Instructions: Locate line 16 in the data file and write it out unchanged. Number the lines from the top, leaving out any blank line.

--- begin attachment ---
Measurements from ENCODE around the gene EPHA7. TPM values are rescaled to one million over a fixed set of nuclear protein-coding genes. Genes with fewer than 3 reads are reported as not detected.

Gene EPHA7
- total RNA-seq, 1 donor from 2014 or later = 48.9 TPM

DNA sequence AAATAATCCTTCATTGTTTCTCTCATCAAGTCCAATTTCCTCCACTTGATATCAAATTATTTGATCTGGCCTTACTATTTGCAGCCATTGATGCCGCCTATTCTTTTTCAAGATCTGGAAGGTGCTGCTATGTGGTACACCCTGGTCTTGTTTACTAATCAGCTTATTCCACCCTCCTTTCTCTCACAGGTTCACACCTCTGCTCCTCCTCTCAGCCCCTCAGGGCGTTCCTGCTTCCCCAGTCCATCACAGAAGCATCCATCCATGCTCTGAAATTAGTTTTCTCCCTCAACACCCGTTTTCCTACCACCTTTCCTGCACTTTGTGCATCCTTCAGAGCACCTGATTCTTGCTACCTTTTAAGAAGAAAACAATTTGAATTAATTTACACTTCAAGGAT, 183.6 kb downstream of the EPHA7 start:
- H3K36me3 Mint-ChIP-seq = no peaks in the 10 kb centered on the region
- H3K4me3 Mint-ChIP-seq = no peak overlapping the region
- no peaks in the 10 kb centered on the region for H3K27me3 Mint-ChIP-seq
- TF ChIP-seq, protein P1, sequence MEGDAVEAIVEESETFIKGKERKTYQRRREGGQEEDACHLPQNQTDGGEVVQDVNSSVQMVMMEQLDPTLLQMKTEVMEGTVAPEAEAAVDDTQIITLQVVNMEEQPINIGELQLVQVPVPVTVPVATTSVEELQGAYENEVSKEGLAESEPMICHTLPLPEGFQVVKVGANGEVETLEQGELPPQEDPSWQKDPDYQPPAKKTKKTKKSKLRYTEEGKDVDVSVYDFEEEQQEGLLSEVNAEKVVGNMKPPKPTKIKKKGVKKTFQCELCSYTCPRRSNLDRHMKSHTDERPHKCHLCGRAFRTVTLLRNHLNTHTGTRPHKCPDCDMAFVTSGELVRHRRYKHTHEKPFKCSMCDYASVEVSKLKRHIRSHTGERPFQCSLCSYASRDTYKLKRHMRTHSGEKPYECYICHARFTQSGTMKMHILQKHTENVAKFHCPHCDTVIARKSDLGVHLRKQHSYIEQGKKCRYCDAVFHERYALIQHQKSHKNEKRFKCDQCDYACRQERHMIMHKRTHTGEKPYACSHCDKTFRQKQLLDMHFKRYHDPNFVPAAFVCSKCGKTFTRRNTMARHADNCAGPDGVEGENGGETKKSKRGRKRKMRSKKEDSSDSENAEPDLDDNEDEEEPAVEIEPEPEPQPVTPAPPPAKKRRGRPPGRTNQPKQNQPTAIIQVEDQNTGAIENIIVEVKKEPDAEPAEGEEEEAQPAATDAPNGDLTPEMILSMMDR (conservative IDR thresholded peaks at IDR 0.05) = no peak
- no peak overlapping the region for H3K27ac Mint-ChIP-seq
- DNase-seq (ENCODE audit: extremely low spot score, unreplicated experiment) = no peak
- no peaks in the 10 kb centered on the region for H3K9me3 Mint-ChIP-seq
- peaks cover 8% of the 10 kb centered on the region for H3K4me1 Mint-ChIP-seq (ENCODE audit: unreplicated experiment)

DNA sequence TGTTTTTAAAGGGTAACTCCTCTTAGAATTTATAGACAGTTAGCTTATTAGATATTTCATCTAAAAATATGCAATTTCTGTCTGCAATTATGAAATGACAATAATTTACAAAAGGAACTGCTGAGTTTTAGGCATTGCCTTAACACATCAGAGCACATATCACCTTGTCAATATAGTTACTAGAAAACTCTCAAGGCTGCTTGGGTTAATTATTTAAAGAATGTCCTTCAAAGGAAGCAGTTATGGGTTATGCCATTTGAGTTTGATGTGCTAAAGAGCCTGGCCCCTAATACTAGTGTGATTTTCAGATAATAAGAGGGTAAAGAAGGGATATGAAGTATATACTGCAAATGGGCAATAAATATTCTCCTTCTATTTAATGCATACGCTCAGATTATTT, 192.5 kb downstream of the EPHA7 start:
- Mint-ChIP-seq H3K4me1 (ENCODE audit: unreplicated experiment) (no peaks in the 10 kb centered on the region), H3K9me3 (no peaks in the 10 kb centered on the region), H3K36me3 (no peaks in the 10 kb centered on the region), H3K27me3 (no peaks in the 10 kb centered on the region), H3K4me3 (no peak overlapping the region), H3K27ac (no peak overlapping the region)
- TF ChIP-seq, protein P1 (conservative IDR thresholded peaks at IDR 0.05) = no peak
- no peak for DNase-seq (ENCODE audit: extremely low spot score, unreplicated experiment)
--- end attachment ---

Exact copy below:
- no peak for DNase-seq (ENCODE audit: extremely low spot score, unreplicated experiment)